By John Tanasychuk, SouthFlorida.com
10:52 AM EDT, July 18, 2013
A dozen years ago, there weren't many places in Fort Lauderdale where I wanted to eat.
It seemed like a town that loved chains, Old World Italian joints and tired seafood restaurants standing on their last legs. Much of the old is still around, but the Fort Lauderdale restaurant scene has undergone a remarkable transformation.
Just look at S3 inside the Hilton Fort Lauderdale Beach Resort. The trio behind this ocean-side beauty —Tim Petrillo, Peter Boulukos and Alan Hooper, owners of The Restaurant People — upended the visual landscape of Fort Lauderdale a few years back when they built their VIBE nightclub with its provocative pillars on Las Olas Boulevard. They were pioneers in the entertainment district known as Himmarshee Village, where they still operate Tarpon Bend.
But S3 — which stands for sun, surf and sand — represents something bigger. It nods to Fort Lauderdale's glamorous past with its warm lighting and luxe walnut and teak finishes. But children wouldn't be out of place for an early dinner, and you'll be fine wearing shorts having drinks around the fire pit. The fire pit, along with the deep orange and red interior colors, has become a kind of signature for The Restaurant People. But don't compare S3 to their downtown Fort Lauderdale YOLO. YOLO is more about steaks and chops and doing business. At S3, the small plates menu is best enjoyed between people who love to share food.
S3 has a fine executive chef named Chris Miracolo, who most recently put Max's Harvest in Delray Beach on the map. But his resume includes an early stint helping to open Tarpon Bend back in '99. His commitment to fresh ingredients is everywhere on the menu. I've been eating a lot of corn this summer, but nothing like his weirdly wonderful skewered chunks of Zellwood corn ($5), covered in chili aioli and queso cojita. I thought I was eating good old fashioned Russian dressing for a minute.
While you're checking over the menu, order something from the Snacks section. Crispy tomato bread ($4) is an updated bruschetta with grated tomato, olive oil and manchego that takes its cue form Catalan pan con tomate. The sushi section of the menu is in the capable hands of Songphon Rawangphan, who makes a remarkable, almost sweet, Thai tuna roll ($14) with avocado, coconut, macadamia and soy paper.
The Wood Fired menu section features expertly grilled octopus ($13) served with meaty Gigande beans and salsa verde, a perfect trio of textures. Brisket sliders ($9) are tender and served South Carolina style with mustard barbecue sauce and sweet chow chow. I loved the simple grilled Romaine ($9) with pecorino, lemon, bits of prosciutto and white bean. Japanese eggplant ($7) with miso sake glaze and sesame seemed bland next to all of these flavors.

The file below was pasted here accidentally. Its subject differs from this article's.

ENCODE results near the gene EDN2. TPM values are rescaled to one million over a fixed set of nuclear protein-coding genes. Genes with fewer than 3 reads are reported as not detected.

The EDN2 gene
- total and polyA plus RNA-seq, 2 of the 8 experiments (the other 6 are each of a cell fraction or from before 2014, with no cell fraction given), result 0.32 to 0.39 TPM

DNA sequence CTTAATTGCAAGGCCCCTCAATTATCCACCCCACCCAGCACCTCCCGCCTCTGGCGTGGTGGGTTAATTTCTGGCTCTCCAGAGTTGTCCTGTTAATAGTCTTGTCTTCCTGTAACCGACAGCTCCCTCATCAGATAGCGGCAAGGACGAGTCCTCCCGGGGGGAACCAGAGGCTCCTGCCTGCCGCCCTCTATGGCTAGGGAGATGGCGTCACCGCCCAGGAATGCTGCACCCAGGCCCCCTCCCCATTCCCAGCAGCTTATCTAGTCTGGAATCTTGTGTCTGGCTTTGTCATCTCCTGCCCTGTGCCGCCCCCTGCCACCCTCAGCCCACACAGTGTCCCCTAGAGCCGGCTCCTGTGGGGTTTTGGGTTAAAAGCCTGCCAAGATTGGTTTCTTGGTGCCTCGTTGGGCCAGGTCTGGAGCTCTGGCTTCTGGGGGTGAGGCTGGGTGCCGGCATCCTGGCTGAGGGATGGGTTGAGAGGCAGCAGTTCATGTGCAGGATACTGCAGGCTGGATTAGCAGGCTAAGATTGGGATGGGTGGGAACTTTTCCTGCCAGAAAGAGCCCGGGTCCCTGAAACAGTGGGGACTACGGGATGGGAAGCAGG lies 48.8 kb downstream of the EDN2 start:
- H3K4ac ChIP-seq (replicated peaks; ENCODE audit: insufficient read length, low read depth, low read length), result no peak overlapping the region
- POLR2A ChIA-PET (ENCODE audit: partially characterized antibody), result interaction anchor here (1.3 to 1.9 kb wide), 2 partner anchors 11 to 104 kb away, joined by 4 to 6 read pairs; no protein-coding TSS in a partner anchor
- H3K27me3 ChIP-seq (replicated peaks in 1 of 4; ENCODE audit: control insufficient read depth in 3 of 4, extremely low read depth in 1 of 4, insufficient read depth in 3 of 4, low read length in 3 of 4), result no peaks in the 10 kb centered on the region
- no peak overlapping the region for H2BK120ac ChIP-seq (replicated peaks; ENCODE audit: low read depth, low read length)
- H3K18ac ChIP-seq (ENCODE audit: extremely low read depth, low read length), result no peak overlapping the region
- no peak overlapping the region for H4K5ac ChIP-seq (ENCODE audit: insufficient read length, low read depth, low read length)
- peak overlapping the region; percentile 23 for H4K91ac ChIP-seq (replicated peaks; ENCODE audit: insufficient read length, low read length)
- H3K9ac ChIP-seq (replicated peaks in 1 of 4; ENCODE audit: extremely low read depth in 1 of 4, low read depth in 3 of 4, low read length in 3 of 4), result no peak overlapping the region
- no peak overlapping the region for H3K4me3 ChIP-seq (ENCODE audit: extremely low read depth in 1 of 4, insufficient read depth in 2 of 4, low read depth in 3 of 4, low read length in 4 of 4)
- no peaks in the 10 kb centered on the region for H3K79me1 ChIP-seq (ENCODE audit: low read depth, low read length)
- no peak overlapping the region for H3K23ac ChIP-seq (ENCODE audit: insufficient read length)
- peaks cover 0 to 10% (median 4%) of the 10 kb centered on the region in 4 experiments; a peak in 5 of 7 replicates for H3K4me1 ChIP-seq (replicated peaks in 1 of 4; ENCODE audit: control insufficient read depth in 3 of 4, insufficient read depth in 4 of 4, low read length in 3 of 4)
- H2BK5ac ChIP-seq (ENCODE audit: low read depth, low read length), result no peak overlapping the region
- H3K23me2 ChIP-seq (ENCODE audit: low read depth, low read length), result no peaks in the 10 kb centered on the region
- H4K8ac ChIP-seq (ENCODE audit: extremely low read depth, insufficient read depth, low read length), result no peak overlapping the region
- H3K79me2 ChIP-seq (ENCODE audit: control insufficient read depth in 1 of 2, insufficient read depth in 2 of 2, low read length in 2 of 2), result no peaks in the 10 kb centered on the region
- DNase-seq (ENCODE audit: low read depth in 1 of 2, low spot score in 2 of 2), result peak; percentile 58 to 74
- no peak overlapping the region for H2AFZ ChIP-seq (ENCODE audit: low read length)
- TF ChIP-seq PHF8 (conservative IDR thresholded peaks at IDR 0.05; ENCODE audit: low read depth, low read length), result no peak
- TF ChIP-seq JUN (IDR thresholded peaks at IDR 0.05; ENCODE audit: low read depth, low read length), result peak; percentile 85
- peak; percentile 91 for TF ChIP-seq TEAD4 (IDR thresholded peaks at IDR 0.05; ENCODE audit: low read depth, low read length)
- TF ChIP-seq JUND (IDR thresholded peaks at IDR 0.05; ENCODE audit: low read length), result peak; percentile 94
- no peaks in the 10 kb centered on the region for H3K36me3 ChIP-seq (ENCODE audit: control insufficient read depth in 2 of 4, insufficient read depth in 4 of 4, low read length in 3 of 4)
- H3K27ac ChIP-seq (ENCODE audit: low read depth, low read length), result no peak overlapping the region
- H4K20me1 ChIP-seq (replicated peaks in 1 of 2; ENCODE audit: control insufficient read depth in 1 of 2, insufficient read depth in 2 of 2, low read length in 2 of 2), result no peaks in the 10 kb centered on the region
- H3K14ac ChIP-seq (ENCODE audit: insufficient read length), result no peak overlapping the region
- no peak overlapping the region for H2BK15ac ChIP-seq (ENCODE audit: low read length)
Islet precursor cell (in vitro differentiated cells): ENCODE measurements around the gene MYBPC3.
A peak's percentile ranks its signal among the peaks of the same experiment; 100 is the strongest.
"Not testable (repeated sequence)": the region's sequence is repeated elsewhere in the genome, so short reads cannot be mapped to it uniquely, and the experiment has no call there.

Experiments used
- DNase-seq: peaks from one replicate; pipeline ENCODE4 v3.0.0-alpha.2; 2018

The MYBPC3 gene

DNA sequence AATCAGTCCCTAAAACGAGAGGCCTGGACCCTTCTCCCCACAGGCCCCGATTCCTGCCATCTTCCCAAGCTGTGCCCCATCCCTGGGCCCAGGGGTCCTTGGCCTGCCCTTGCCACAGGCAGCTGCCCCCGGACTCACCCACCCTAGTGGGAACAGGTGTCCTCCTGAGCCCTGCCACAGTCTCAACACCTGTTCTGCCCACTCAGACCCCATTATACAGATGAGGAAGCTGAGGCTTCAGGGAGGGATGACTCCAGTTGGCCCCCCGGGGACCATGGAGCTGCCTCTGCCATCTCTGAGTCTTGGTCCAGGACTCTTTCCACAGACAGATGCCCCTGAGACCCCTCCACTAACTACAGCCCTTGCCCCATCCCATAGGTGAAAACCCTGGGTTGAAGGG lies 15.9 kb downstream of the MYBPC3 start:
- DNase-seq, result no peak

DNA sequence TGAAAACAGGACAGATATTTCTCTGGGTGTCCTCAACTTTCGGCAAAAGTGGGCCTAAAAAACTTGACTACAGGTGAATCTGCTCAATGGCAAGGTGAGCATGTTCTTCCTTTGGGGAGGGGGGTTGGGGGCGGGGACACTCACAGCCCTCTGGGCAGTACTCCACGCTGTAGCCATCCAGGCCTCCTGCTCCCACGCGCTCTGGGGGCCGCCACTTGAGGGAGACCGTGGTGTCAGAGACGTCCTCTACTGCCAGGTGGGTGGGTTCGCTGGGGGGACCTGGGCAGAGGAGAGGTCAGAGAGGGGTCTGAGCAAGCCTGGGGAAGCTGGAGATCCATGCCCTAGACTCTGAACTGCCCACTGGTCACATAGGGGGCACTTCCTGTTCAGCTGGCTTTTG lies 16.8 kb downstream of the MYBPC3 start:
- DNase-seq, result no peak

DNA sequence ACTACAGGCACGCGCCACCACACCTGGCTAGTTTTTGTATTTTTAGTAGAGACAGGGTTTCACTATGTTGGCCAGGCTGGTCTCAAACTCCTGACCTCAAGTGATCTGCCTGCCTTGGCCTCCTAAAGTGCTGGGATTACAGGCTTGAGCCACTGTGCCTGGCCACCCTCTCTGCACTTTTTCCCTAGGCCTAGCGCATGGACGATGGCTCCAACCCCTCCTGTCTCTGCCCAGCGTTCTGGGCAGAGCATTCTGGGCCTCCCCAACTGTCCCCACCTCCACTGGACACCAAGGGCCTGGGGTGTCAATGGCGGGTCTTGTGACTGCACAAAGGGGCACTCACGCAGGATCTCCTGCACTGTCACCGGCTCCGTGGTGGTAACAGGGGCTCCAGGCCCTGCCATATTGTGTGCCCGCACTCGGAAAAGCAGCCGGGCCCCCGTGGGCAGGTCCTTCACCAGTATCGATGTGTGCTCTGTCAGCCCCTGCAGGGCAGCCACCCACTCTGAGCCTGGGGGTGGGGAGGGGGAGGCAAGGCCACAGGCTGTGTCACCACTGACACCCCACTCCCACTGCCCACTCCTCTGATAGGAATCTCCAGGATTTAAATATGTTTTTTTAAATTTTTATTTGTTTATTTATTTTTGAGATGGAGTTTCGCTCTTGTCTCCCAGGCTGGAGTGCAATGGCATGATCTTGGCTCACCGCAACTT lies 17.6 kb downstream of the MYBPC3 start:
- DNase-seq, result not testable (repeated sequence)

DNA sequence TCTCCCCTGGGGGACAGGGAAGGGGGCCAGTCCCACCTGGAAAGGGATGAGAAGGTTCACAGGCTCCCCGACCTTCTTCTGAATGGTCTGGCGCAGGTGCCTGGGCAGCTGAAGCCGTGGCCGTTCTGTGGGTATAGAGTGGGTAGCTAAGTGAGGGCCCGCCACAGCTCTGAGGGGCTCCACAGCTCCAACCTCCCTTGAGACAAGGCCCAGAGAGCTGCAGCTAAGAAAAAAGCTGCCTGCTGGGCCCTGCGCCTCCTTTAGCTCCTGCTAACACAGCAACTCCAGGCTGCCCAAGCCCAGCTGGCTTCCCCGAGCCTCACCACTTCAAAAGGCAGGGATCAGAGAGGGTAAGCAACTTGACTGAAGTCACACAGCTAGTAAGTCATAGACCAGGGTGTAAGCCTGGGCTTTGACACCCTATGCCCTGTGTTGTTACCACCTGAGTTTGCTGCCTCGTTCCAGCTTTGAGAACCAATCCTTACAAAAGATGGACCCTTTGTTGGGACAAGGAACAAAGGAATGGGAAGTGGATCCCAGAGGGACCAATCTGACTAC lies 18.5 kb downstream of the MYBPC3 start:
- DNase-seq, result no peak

Miracolo's mac & cheese ($10) isn't the usual gooey, bread-crumbed affair. His gets its big flavor from smoked gouda. Short ribs ($15), served with black pepper spaetzle, are nicely braised in tomato and somehow almost lean tasting. I don't love the Vietnamese chicken wings ($10). They're not crispy enough, and I want the drummette and the wingette separated. I don't want anything to do with a wing tip that isn't crisp.
Thankfully, warm towels are brought after our chicken wings, just as they were offered when we first sat down. Service, by the way, is professional and friendly, but the servers need more support. There are food runners, but apparently no bussers. Successful small plates restaurants need to be constantly on top of clearing dishes.
S3's desserts include a very good chocolate layer cake ($8) that has an old-fashioned quality with its cream frosting. There's a newfangled but simple compressed melon and macerated fruit concoction ($8) and Icky Sticky Toffee Pudding ($8) that we expected to be denser and stickier. This one's steamed.
I swear every S3 seat — 220 inside and 75 on the patio — faces the ocean. There are oval tables near the front where three can seat comfortably, all with a view. In booths, guests sit facing north and south so they have views of the ocean and the kitchen.
The Restaurant People spent $4 million and 19 months transforming a spot that sat empty for six years after the Hilton opened. Construction took so long because they had to be mindful of hotel guests and noise.
But I give the hotel owner credit for tapping local restaurateurs instead of outsiders. And I thank The Restaurant People for bringing the splendid yet moderately priced S3 to our beach.
Hilton Fort Lauderdale Beach Resort, 505 N. Fort Lauderdale Beach Blvd., Fort Lauderdale
Hours: Lunch and dinner daily; Sunday brunch
Credit cards: All major
Bar: Full service
Sound level: Conversational
Outside smoking: No
For kids: High chairs, boosters, menu
Wheelchair accessible: Yes
Parking: $5 valet, meters or hotel garage
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